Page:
Josh Campos, KC SportsNation
When the Brackets were released on March 11th, Kansas fans knew that if the Jayhawks could win their first two games that the road to the Final Four would go through their backyard in St. Louis. Leaving Omaha, though, was not easy. The Boilermakers nearly ended those plans for St. Louis and beyond. Coming off their worst offensive performance (but perhaps best defensive performance), it would be tough to imagine lighting striking twice and the Jayhawks offensively being bad.
Then, they played North Carolina State. The Wolfpack came out confident as can be and raced out to quick lead (just like Purdue did), 13-3 lead. Once again, this was going to be a long night. After a Kansas timeout and a “Frank Martin” like yelling, the Jayhawks were able to wake up offensively and take a 6-point 27-21 lead. However, the Wolfpack used a couple of turnovers late in the half to take a 33-32 lead. Interestingly, Bill Self was 0-9 in the NCAA tourney while trailing at halftime before he snapped that against Purdue. He would make it two in a row.
The 1-point deficit turned into a 50-40 lead with less than 10 minutes to go. Jeff Withey had logged meaningful minutes and Thomas Robinson was off to another double-double. A Tyshawn Taylor layup with less than four minutes to go gave Kansas a 58-50 lead. It appeared as if a date with North Carolina Tarheels for a trip to the Final Four was minutes away. But, before you could explain what went wrong, the Wolfpack cut the lead to one with a minute and a half to go. Put the Tarheel thoughts on hold. After a missed freethrow, the Jayhawks used and inbound play to extend the lead to 60-57. Like the game in Manhattan, the Jayhawks could ice the game at the freethrow line, but missed, first it was Tyshawn Taylor, then Robinson. After a Purdue like desperation shot, Kansas was off to the Elite 8 and a rematch of the 2008 Final Four semifinal.
Lawrence Journal World: Wolfpack size up KU-UNC
KC Star: Sam Mellinger | Jayhawks are winning dangerously
Lawrence Journal World: Elite forces: KU dispatches ’Pack; UNC next
Lawrence Journal World: Jeff Withey helps ice win
KC Star: With the Jayhawks in need, Withey stands tall
ESPN: College Basketball Nation Blog: Kansas lives dangerously but moves on
SI.com: Despite Tyshawn Taylor’s shooting woes, Kansas charges into Elite Eight
Rock Chalk Talk: Statistical Recap of NC State
For the first time in Bill Self’s tenure, the opposing rosters have had more McDonald’s All-Americans. Even the 15th-seeded Detroit Titans had more than Kansas, North Carolina State had two, and the Tar Heels had seven. Win or lose against Carolina the job Bill Self has done was remarkable.
An hour before tipoff, we learned that Kendall Marshall would not play due to his fractured (non-shooting) right wrist—so Carolina would only have six McDonald’s All-Americans. The plan was simple: pressure freshman replacement point guard Stilman White and try to force turnovers or guard the other players and have him make a play. Looking at the 47-47 tie at halftime it was hard to imagine that this same Jayhawk defense that had propelled this team to the Elite 8 was absent from this game. Did the Marshall absence really matter? Carolina shot a blistering 67% from the floor for the half – yet, KU was not losing.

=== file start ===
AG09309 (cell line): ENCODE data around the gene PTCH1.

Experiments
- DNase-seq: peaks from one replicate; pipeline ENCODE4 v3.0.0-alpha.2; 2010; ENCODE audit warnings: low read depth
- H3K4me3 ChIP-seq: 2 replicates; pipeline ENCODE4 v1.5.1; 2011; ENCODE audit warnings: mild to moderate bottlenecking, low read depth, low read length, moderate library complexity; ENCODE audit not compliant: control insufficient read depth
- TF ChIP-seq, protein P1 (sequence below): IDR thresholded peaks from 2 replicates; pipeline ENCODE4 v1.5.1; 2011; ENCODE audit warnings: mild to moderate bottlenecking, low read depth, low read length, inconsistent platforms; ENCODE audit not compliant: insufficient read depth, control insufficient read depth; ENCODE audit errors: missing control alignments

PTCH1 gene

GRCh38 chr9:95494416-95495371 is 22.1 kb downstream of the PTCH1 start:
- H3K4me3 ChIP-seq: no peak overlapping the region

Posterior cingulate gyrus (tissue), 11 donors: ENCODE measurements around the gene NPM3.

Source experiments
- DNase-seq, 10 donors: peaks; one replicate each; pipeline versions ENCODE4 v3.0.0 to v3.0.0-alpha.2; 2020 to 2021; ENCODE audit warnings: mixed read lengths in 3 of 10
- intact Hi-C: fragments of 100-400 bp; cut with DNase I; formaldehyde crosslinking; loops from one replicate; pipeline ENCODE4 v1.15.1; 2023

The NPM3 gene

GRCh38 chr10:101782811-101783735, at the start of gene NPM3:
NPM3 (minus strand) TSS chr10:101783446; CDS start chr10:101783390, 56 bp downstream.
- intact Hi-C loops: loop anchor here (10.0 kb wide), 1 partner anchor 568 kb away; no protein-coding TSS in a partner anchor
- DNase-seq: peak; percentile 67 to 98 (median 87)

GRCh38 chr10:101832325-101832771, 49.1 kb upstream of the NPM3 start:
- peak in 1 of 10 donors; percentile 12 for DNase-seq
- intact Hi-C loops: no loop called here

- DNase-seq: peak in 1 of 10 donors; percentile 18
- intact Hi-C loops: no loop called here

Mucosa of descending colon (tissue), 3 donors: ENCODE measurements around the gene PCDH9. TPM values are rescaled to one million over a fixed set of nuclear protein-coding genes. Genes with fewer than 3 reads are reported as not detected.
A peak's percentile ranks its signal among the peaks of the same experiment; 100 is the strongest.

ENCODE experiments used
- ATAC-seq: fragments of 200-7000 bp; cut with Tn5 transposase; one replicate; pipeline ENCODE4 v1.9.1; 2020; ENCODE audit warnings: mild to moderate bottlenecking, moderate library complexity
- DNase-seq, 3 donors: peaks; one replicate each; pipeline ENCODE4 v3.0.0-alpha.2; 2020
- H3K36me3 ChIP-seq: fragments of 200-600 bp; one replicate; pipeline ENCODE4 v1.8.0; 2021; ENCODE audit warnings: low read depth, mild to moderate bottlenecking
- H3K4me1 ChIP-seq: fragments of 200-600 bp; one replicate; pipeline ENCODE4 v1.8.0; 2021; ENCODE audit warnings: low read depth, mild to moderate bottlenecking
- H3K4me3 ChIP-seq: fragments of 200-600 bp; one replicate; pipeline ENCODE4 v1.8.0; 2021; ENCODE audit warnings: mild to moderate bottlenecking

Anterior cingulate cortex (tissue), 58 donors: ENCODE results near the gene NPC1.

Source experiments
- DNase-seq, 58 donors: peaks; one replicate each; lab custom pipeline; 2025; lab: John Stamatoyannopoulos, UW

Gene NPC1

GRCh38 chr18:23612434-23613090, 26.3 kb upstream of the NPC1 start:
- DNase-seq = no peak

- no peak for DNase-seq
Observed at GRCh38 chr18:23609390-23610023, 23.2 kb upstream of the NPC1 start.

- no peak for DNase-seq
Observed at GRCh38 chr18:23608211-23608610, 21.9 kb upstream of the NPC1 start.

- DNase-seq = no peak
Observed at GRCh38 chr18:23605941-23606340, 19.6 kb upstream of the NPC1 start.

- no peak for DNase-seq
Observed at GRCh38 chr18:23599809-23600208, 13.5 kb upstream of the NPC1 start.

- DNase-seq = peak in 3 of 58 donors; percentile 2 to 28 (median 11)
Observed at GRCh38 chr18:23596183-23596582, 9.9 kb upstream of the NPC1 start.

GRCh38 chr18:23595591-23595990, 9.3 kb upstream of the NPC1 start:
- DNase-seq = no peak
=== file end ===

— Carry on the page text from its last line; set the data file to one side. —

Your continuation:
This game had the look of the 1988 NCAA Championship game against Oklahoma where Kansas was able to keep the pace offensively against the Sooners but slowed down and played tough defense the second half. Kansas held the Tarheels to twenty second half points and used a late 12-0 run to end the game. The biggest play was a three-point shot by Elijah Johnson to extend the lead to four. Carolina was scoreless the last four minutes thanks to the Triangle and Two defensive scheme by Kansas. After the game, Carolina Forward Harrison Barnes said that he didn’t know Kansas ran a Triangle and Two defense. Does Carolina know what that is? Final Score 80-67 Kansas.
For Carolina, this was their second loss in the Elite in as many years. Once again, it appears (Kansas fans know all too well) that Roy Williams failed to make any sort of adjustments in the game and relied too heavily on his talent and offensive schemes. So when it was all said and done, the Kansas defense carries the Jayhawks to their 14th Final Four. Several weeks ago before the tournament, Elijah Johnson said “in March its not what you can do (offensively) it’s who you can stop.”
Survive and advance…
Player of the St. Louis Region: Jeff Withey’s 10 blocks against NC State with eight points, five rebounds and follows that with 15 points, eight rebounds and three blocks all while playing in foul trouble. His late defense helped to blow the doors open in the Carolina win.
Rock Chalk Talk: Statistical Recap of North Carolina
College Basketball Talk: Kansas pulls away late to complete Final Four field
ESPN: NCAA Tournament Game Recap – KU vs. UNC
ESPN College Basketball Nation Blog Rapid Reaction: Kansas 80, North Carolina 67
Lawrence Journal World: FINAL FOUR BOUND! Jayhawks topple North Carolina, 80-67, to earn trip to New Orleans
KC Star: KU heads to Final Four with 80-67 win over UNC
College Basketball Talk: This heavyweight Final Four all about revenge
KC Star: Buckeyes’ Sullinger gets his shot at Jayhawks
KC Star: Defense confuses Heels
SI.com: Kansas vs. North Carolina – Recap – March 25, 2012
Lawrence Journal World: Jeff Withey leads Jayhawks in victory over North Carolina | The Keegan Ratings
KC Star: Robinson the biggest of KU’s big guys
Lawrence Journal World: Tyshawn Taylor: ‘I’m a loveable guy, man’
KC Star: Self has shaped the Jayhawks into muscle
Lawrence Journal World: KU players know it pays to listen to Bill Self
ESPN: NCAA tournament 2012 – Bill Self proves he’s worthy